Energy

2020 Democrat Ups the Ante, Unveils A $10 Trillion Climate Change Agenda

REUTERS/Yuri Gripas

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Michael Bastasch Energy Editor

Colorado Sen. Michael Bennet upped the ante on how much cash he wants to fight climate change, according to a plan his presidential campaign released Monday.

Bennet, one of 24 prominent Democrats running for president in 2020, unveiled a plan to create a Climate Bank to “catalyze $10 trillion in private sector investment in innovation and infrastructure” aimed at tackling global warming and creating millions of jobs, according to his website.

“The Climate Bank will collaborate with states and the private sector, not Washington, to deploy U.S. capital to reduce greenhouse gas emissions and decrease climate risks faster than current market conditions allow,” Bennet’s website reads.

Bennet is the latest 2020 candidate to unveil a sweeping climate change plan, though it seems to up the ante in terms of how much funding he wants to dedicate to the issue.

Former Texas Rep. Beto O’Rourke put forward a $5 trillion climate agenda, for example, while Washington Gov. Jay Inslee put forward a $9 trillion proposal. Bennet joined the crowded 2020 field in early May.

Other Democratic candidates support the Green New Deal championed by New York Democratic Rep. Alexandria Ocasio-Cortez and far-left youth activists. (RELATED: Trump Strips High-Speed Rail Funds From California)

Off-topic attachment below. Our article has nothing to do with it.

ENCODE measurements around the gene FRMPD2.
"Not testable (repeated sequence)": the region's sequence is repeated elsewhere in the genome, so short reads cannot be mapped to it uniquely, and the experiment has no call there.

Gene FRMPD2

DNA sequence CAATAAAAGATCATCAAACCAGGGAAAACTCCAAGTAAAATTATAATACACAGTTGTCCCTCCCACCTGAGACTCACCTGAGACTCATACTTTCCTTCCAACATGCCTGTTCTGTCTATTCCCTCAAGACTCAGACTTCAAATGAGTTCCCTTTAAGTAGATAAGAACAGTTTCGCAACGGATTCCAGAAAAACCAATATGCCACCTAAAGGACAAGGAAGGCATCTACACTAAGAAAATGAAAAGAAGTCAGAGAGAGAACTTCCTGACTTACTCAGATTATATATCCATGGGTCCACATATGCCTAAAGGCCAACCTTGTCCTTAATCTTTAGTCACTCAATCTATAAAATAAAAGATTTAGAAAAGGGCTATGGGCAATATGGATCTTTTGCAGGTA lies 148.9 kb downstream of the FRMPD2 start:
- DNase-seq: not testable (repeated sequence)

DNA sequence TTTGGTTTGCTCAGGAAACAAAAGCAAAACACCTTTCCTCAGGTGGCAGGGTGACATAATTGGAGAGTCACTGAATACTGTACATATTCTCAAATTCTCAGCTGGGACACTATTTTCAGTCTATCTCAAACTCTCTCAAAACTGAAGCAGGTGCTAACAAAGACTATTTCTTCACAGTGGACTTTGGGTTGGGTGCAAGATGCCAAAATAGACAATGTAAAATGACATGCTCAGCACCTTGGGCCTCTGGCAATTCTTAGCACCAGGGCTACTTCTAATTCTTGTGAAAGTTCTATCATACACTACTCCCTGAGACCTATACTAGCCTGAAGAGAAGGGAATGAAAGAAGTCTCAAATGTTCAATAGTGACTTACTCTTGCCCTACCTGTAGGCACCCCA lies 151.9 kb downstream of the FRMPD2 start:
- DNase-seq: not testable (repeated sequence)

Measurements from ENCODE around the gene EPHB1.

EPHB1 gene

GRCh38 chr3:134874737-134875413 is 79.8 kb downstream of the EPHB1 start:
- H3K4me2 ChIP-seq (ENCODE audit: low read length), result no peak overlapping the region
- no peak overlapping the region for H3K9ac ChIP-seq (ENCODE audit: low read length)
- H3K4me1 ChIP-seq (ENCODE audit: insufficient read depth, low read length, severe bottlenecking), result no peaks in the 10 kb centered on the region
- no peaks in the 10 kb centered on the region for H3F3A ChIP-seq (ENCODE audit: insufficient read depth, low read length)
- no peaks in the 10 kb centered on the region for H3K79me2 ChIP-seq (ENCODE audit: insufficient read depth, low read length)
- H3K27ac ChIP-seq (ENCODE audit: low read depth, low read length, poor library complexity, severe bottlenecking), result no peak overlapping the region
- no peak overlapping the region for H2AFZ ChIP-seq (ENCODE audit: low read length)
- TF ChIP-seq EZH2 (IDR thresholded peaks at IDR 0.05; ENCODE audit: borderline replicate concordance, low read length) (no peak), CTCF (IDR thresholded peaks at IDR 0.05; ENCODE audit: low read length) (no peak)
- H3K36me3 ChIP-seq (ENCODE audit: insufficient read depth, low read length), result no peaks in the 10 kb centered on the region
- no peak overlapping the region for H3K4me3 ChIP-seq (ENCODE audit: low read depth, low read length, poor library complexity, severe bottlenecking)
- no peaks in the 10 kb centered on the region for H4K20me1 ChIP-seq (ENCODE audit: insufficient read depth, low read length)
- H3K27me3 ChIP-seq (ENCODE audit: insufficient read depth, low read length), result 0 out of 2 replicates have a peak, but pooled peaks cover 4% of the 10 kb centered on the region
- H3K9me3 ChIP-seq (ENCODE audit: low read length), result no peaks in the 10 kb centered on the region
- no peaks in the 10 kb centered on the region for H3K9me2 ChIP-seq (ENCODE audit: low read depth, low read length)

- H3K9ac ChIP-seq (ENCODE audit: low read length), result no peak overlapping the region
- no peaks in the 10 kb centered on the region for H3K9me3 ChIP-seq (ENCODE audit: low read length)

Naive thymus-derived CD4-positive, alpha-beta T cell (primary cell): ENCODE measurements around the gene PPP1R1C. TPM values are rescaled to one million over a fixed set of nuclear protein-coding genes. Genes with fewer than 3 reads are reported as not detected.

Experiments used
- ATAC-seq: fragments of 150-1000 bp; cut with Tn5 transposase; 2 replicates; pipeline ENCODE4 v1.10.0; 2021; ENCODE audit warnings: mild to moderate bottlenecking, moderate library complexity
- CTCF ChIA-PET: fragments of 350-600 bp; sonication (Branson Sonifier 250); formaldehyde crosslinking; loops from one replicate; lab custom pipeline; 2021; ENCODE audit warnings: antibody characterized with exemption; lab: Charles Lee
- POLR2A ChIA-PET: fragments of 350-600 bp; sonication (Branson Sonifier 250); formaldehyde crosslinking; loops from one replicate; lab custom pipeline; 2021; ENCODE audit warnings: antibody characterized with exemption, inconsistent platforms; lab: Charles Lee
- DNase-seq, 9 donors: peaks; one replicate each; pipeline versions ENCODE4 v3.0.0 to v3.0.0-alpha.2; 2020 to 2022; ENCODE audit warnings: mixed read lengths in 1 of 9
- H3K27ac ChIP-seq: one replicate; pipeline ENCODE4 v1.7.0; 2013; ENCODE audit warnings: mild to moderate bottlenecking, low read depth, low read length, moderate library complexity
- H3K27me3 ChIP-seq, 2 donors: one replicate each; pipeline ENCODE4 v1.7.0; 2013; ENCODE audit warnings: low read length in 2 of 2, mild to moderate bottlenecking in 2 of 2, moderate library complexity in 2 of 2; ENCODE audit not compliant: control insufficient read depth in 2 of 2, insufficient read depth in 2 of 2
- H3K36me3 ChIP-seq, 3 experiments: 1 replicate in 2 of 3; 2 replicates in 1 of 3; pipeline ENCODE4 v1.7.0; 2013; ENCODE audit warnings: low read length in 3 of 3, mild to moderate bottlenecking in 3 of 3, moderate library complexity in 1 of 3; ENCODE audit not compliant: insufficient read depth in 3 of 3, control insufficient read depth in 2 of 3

Twenty four 2020 Democratic presidential candidates in a combination photos

Twenty-four 2020 Democratic presidential candidates are pictured. REUTERS/Files

The Green New Deal aims to completely decarbonize the U.S. economy within 10 years while expanding the welfare state, but it is estimated to cost tens of trillions of dollars. However, it’s hard to put a price tag on the Green New Deal since it’s just a slew of broad policy goals.

Bennet’s plan has seven broad goals, including reaching net-zero emissions no later than 2050, creating 10 million jobs, making buildings more efficient and creating a board of youth environmental activists to weigh in on climate policies.

The plan states that “if a corruption of inaction continues to prevent it, we will act through the authority the Clean Air Act and other statutes grant the President” to enact Bennet’s climate agenda.

“And we will commit the resources necessary to the Departments of Justice and Energy and the Environmental Protection Agency to defend that action in court,” reads Bennet’s campaign website.

The big question is whether or not American voters will support sweeping climate agendas with big price tags. Elsewhere in the world, voters have rejected such policies, most recently in Australia where conservatives won a major upset against liberals that ran on a climate-centric platform.

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